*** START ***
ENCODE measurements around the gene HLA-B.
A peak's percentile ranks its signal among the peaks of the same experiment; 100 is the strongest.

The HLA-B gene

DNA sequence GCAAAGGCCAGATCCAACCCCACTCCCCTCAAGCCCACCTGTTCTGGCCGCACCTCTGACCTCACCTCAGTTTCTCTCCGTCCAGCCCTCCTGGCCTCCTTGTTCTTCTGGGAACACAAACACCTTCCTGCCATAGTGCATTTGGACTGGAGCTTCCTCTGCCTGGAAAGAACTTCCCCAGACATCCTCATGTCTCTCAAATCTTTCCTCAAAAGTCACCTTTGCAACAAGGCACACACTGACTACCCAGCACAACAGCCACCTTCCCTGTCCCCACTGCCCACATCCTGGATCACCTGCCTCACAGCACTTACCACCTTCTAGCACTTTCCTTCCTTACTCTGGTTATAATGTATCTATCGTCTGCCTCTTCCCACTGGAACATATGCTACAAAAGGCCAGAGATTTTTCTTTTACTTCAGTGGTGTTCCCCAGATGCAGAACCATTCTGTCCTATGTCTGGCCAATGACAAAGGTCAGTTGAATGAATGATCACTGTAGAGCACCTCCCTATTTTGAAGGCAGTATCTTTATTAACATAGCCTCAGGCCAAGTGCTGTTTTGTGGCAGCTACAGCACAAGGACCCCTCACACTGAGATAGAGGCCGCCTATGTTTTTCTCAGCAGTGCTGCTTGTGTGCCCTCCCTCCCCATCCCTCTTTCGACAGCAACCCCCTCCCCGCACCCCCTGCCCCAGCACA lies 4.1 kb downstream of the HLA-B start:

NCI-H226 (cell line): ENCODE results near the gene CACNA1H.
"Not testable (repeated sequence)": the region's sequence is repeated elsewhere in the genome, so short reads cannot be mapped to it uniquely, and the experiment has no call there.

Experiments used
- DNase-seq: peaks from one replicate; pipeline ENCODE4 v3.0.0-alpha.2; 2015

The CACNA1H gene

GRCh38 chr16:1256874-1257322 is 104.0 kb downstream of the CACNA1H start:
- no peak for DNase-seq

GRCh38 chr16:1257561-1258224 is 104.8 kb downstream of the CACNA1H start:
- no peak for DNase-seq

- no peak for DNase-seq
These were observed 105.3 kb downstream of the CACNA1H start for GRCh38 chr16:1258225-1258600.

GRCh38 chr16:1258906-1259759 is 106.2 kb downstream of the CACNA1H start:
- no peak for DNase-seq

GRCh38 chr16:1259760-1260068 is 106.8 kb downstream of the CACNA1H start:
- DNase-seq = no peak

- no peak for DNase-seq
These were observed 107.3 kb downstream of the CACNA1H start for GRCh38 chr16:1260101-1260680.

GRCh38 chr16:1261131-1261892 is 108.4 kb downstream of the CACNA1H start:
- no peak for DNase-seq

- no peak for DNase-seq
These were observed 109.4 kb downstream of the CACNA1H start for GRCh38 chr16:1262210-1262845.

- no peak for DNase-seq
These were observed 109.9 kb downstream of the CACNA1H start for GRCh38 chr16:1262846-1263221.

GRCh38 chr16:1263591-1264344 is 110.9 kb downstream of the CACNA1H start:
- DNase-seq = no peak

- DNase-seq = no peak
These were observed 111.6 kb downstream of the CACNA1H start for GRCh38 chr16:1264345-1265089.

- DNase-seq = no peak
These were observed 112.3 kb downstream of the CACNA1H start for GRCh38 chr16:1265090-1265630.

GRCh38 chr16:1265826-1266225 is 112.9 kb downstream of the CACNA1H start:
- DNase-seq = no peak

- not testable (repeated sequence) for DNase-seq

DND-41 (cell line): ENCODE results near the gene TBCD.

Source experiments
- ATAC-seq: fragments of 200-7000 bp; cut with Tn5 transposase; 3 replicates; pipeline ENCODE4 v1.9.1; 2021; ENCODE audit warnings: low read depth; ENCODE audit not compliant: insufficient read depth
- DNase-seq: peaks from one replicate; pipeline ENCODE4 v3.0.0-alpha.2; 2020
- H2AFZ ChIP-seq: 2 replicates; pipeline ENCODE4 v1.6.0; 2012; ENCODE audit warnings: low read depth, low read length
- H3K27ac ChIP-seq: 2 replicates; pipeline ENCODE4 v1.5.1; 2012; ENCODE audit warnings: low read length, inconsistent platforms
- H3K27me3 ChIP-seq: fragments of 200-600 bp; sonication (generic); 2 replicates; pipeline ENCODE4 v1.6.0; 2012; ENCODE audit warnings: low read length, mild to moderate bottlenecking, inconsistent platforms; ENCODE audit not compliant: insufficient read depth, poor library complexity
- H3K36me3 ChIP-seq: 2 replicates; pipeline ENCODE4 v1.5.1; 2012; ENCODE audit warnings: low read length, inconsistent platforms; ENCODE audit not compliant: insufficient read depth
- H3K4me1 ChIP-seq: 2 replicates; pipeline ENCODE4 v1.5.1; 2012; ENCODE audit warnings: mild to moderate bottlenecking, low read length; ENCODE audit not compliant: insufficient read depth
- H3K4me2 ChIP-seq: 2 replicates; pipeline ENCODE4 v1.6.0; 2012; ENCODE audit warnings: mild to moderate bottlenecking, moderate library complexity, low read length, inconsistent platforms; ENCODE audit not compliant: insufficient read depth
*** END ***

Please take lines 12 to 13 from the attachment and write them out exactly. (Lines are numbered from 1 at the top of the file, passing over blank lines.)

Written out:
GRCh38 chr16:1257561-1258224 is 104.8 kb downstream of the CACNA1H start:
- no peak for DNase-seq